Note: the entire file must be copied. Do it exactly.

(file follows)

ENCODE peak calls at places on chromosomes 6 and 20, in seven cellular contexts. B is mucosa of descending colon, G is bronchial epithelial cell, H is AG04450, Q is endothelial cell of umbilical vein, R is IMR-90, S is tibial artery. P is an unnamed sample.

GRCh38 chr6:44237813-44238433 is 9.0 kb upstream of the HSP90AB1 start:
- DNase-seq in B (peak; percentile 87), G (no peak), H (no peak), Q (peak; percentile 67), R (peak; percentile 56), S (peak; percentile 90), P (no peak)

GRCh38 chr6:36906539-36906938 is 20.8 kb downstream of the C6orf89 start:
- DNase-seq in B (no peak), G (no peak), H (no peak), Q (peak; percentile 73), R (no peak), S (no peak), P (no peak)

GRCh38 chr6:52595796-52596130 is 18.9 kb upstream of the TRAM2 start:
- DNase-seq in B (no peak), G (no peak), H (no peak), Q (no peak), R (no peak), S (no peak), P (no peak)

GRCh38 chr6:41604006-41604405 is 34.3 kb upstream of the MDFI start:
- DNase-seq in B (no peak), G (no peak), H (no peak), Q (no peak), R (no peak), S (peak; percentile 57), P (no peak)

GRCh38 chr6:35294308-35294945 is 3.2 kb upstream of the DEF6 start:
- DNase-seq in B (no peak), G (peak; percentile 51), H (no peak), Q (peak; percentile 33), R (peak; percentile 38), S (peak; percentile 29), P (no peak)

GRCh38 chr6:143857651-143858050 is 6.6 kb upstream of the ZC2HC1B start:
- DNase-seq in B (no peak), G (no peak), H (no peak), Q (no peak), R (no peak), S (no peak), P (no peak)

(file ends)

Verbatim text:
ENCODE peak calls at places on chromosomes 6 and 20, in seven cellular contexts. B is mucosa of descending colon, G is bronchial epithelial cell, H is AG04450, Q is endothelial cell of umbilical vein, R is IMR-90, S is tibial artery. P is an unnamed sample.

GRCh38 chr6:44237813-44238433 is 9.0 kb upstream of the HSP90AB1 start:
- DNase-seq in B (peak; percentile 87), G (no peak), H (no peak), Q (peak; percentile 67), R (peak; percentile 56), S (peak; percentile 90), P (no peak)

GRCh38 chr6:36906539-36906938 is 20.8 kb downstream of the C6orf89 start:
- DNase-seq in B (no peak), G (no peak), H (no peak), Q (peak; percentile 73), R (no peak), S (no peak), P (no peak)

GRCh38 chr6:52595796-52596130 is 18.9 kb upstream of the TRAM2 start:
- DNase-seq in B (no peak), G (no peak), H (no peak), Q (no peak), R (no peak), S (no peak), P (no peak)

GRCh38 chr6:41604006-41604405 is 34.3 kb upstream of the MDFI start:
- DNase-seq in B (no peak), G (no peak), H (no peak), Q (no peak), R (no peak), S (peak; percentile 57), P (no peak)

GRCh38 chr6:35294308-35294945 is 3.2 kb upstream of the DEF6 start:
- DNase-seq in B (no peak), G (peak; percentile 51), H (no peak), Q (peak; percentile 33), R (peak; percentile 38), S (peak; percentile 29), P (no peak)

GRCh38 chr6:143857651-143858050 is 6.6 kb upstream of the ZC2HC1B start:
- DNase-seq in B (no peak), G (no peak), H (no peak), Q (no peak), R (no peak), S (no peak), P (no peak)